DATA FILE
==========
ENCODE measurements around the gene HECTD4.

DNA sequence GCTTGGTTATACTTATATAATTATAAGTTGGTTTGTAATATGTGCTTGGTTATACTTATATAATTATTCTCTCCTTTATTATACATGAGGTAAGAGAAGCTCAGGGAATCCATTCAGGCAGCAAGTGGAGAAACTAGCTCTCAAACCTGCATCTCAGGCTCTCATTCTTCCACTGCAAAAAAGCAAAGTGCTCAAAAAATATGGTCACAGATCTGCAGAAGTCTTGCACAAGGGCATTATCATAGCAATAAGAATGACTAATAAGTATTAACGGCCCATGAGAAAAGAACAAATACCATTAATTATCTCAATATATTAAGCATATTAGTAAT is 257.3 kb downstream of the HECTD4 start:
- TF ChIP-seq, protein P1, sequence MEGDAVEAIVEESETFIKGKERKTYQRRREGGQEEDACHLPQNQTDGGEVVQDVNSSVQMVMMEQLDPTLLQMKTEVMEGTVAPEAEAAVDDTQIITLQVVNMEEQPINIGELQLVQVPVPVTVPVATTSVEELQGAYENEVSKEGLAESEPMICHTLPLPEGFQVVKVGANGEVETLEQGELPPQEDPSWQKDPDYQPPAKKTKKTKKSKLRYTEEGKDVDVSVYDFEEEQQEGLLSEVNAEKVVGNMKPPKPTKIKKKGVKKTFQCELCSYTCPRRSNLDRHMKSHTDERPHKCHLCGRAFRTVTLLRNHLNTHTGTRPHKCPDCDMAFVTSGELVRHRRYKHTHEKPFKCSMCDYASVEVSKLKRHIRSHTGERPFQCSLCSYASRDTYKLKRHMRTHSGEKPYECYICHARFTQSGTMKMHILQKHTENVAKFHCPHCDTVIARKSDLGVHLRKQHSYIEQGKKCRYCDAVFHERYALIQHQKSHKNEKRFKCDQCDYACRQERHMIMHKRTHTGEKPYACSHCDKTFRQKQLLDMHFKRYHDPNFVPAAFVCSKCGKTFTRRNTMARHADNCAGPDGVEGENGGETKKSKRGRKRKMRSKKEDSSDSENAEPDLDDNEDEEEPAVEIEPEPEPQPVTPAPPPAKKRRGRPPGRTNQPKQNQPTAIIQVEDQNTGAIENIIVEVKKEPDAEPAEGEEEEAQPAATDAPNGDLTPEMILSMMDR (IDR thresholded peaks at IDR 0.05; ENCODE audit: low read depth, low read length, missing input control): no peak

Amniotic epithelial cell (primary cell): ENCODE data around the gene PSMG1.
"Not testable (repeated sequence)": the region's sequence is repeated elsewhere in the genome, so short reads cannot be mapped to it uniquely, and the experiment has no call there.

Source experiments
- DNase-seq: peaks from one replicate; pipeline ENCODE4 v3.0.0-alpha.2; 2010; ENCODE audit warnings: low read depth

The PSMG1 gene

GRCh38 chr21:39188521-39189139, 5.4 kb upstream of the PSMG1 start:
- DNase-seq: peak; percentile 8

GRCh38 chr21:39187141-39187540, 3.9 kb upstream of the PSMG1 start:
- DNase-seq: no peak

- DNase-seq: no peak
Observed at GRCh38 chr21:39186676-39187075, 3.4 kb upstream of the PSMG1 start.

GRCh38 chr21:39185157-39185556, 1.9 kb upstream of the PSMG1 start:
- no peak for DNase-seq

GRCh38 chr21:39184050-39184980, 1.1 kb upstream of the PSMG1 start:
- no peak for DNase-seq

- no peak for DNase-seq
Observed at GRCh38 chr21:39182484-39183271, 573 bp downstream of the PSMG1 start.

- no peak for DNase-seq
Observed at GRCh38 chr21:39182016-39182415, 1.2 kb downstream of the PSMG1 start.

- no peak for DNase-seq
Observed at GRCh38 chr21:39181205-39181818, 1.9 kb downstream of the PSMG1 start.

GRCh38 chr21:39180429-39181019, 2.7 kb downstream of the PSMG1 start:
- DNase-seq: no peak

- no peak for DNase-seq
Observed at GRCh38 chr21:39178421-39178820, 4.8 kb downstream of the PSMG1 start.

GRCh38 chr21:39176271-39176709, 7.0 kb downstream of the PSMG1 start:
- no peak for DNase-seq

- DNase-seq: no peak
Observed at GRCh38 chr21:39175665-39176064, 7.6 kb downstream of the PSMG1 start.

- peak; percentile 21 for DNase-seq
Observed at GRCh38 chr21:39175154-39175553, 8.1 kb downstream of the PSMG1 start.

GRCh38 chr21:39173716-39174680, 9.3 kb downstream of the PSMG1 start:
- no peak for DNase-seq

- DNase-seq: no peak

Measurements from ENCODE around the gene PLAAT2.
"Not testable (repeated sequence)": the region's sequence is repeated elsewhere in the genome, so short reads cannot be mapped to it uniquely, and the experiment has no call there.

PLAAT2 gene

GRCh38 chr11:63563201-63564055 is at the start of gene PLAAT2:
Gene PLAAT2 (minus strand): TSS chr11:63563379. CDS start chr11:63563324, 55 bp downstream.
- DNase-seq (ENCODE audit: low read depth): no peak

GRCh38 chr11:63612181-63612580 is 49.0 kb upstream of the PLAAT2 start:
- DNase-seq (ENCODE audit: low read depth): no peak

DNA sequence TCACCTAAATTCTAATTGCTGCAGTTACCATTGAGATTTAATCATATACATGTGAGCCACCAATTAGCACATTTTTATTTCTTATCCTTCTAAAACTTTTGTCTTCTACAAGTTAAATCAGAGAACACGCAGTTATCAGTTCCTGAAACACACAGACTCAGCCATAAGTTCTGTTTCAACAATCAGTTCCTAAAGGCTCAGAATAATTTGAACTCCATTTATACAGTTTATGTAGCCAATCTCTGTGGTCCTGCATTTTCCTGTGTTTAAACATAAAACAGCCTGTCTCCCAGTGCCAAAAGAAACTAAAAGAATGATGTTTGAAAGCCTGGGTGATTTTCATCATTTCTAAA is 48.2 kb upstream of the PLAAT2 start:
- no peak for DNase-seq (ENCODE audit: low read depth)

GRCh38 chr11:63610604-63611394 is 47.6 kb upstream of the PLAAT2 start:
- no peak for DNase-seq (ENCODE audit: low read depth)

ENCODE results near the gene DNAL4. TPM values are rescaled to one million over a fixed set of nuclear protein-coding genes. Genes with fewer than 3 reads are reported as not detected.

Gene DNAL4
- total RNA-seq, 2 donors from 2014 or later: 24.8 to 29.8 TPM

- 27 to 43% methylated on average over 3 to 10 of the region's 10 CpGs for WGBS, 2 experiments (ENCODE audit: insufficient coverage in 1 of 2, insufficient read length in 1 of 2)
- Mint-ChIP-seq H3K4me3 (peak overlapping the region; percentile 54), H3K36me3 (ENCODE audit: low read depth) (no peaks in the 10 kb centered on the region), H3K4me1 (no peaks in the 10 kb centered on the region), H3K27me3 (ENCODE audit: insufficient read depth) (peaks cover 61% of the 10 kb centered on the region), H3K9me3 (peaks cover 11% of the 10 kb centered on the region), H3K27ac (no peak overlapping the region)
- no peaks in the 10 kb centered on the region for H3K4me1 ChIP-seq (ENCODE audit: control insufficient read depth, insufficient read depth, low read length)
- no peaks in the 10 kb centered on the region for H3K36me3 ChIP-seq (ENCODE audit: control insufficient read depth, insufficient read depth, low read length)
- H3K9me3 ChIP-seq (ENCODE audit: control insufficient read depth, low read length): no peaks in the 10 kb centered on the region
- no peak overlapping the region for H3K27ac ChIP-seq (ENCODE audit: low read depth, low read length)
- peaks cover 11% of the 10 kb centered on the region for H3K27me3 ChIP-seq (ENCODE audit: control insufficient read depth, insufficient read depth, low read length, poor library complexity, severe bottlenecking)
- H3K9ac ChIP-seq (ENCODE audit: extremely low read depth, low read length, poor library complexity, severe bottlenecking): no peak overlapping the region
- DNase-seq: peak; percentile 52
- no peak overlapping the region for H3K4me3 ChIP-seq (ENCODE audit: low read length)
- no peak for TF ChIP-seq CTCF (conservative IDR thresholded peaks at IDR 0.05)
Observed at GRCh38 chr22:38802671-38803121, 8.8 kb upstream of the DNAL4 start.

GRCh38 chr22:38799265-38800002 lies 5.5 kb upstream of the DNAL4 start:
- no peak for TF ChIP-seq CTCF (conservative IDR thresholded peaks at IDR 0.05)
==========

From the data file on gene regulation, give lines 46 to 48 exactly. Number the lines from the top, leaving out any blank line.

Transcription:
DNA sequence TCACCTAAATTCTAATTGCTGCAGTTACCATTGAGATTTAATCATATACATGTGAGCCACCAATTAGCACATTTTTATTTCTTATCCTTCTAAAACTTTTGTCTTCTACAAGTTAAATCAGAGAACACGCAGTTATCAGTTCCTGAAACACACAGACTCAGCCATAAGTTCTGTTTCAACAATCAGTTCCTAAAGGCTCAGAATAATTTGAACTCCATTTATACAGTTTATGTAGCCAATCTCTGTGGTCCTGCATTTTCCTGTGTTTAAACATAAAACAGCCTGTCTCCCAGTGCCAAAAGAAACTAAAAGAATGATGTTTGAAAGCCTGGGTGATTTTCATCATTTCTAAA is 48.2 kb upstream of the PLAAT2 start:
- no peak for DNase-seq (ENCODE audit: low read depth)

GRCh38 chr11:63610604-63611394 is 47.6 kb upstream of the PLAAT2 start: